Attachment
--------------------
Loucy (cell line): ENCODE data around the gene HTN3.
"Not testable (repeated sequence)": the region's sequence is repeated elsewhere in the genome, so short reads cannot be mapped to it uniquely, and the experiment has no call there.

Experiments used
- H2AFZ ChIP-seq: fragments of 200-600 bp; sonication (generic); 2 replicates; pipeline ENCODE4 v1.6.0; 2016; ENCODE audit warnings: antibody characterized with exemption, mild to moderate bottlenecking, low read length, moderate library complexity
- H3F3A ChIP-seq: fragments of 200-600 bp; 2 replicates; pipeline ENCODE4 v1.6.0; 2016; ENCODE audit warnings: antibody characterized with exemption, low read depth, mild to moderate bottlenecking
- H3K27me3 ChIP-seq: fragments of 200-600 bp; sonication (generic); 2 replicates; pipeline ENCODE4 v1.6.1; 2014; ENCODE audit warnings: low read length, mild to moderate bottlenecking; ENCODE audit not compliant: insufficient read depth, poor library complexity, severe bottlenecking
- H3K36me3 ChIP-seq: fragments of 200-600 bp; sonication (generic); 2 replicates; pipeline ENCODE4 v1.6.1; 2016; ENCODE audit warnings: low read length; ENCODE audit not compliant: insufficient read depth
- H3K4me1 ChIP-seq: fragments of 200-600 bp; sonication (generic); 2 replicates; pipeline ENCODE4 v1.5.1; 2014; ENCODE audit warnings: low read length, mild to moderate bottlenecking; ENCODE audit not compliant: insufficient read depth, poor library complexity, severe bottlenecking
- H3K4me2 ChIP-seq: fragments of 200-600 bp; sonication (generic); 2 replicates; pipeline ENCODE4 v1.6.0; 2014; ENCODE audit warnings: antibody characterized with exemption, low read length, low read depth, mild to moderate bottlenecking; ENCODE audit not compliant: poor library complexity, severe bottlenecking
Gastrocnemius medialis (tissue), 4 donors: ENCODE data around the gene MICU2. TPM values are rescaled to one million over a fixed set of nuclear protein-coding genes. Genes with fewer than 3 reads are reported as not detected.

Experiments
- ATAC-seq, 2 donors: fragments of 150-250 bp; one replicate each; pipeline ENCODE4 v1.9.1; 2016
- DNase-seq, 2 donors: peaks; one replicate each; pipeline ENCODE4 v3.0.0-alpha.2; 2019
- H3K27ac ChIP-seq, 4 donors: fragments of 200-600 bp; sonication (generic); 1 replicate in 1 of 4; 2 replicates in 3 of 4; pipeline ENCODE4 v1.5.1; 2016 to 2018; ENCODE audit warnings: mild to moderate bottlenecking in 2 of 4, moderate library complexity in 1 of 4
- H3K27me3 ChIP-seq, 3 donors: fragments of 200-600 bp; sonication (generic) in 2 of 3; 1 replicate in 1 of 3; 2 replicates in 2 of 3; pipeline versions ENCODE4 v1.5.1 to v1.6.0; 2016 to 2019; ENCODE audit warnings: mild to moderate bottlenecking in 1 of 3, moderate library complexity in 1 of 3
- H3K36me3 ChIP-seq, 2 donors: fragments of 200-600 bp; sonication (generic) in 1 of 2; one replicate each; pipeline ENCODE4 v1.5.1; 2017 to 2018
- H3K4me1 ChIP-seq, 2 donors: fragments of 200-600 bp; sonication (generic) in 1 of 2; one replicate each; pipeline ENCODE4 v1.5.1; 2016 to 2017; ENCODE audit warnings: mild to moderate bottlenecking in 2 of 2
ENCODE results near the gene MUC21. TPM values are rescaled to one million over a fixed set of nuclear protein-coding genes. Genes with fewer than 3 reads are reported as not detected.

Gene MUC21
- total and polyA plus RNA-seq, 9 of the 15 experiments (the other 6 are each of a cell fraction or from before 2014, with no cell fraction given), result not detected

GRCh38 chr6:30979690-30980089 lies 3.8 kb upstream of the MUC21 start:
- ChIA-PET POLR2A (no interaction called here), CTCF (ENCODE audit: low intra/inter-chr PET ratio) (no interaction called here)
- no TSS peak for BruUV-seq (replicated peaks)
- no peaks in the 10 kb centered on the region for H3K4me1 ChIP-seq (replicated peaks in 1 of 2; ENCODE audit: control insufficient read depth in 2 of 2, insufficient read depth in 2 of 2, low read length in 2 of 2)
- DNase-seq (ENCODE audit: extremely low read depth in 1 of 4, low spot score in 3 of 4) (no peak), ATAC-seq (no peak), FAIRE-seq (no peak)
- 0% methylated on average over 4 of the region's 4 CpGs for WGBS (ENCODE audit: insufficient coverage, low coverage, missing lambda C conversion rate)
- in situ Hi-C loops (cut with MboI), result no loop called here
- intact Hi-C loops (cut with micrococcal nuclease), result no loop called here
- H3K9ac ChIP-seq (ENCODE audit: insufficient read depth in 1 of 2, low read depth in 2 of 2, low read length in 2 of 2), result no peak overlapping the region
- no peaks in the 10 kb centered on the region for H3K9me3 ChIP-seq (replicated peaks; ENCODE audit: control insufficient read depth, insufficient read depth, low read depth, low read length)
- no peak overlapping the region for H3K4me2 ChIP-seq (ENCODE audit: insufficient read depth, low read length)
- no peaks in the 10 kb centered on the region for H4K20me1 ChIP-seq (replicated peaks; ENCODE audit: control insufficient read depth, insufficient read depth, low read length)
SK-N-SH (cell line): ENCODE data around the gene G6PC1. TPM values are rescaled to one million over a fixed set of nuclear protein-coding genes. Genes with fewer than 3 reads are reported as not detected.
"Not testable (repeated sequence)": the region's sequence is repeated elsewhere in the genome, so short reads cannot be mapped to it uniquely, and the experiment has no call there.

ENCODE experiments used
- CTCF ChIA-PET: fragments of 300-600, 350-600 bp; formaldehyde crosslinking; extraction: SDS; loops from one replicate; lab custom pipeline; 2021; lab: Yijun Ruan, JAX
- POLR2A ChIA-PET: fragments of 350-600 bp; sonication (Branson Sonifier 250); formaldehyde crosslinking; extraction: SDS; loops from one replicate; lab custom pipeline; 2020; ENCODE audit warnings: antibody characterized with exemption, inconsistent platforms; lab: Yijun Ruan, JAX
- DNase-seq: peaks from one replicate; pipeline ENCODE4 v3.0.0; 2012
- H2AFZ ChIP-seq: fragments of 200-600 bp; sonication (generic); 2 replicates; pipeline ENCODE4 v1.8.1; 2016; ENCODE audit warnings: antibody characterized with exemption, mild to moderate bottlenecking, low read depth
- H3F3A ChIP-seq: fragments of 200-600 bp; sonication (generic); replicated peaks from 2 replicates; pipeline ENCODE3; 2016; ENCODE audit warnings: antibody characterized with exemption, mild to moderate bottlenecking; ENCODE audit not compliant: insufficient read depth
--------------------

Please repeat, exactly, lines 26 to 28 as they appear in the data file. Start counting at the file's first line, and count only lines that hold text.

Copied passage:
- 0% methylated on average over 4 of the region's 4 CpGs for WGBS (ENCODE audit: insufficient coverage, low coverage, missing lambda C conversion rate)
- in situ Hi-C loops (cut with MboI), result no loop called here
- intact Hi-C loops (cut with micrococcal nuclease), result no loop called here